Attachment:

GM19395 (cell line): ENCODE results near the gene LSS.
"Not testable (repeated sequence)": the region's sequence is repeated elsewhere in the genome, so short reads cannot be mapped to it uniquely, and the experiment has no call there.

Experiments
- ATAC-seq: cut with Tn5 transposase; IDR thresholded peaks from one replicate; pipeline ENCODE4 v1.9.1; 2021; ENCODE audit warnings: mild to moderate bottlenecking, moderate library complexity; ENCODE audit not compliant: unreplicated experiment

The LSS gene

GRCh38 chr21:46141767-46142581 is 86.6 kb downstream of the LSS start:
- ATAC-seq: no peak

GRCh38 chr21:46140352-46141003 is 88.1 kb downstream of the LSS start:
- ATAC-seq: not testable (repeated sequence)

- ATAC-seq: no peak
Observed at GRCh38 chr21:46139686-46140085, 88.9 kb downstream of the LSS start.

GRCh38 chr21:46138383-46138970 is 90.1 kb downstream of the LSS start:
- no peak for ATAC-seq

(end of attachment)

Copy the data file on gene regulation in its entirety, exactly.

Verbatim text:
GM19395 (cell line): ENCODE results near the gene LSS.
"Not testable (repeated sequence)": the region's sequence is repeated elsewhere in the genome, so short reads cannot be mapped to it uniquely, and the experiment has no call there.

Experiments
- ATAC-seq: cut with Tn5 transposase; IDR thresholded peaks from one replicate; pipeline ENCODE4 v1.9.1; 2021; ENCODE audit warnings: mild to moderate bottlenecking, moderate library complexity; ENCODE audit not compliant: unreplicated experiment

The LSS gene

GRCh38 chr21:46141767-46142581 is 86.6 kb downstream of the LSS start:
- ATAC-seq: no peak

GRCh38 chr21:46140352-46141003 is 88.1 kb downstream of the LSS start:
- ATAC-seq: not testable (repeated sequence)

- ATAC-seq: no peak
Observed at GRCh38 chr21:46139686-46140085, 88.9 kb downstream of the LSS start.

GRCh38 chr21:46138383-46138970 is 90.1 kb downstream of the LSS start:
- no peak for ATAC-seq